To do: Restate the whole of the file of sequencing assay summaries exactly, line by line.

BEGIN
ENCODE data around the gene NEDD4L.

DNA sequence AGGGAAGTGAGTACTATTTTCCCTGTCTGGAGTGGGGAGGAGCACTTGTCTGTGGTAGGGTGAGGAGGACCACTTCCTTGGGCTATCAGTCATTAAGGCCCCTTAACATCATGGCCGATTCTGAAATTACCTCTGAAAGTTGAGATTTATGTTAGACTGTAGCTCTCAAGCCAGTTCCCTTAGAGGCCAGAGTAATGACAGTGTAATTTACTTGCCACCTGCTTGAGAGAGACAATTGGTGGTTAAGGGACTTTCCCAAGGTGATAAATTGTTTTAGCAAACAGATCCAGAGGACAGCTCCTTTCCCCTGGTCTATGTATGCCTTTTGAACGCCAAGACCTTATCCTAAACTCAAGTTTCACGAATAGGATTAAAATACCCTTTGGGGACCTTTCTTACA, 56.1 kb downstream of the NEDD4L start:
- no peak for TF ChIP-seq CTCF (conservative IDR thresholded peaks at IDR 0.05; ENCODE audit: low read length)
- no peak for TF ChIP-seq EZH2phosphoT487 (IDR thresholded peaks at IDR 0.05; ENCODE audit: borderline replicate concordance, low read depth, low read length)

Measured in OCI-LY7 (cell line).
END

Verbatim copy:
ENCODE data around the gene NEDD4L.

DNA sequence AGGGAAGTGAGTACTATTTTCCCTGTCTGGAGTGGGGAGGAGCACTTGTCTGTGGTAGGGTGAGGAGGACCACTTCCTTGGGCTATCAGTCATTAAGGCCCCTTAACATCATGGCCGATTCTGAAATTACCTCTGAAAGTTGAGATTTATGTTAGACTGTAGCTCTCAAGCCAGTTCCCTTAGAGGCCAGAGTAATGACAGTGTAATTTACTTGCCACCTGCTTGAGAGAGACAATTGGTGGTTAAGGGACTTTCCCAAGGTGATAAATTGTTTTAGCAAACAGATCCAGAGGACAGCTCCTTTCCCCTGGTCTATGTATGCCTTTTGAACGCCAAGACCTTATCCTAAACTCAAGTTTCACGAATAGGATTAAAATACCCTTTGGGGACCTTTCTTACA, 56.1 kb downstream of the NEDD4L start:
- no peak for TF ChIP-seq CTCF (conservative IDR thresholded peaks at IDR 0.05; ENCODE audit: low read length)
- no peak for TF ChIP-seq EZH2phosphoT487 (IDR thresholded peaks at IDR 0.05; ENCODE audit: borderline replicate concordance, low read depth, low read length)

Measured in OCI-LY7 (cell line).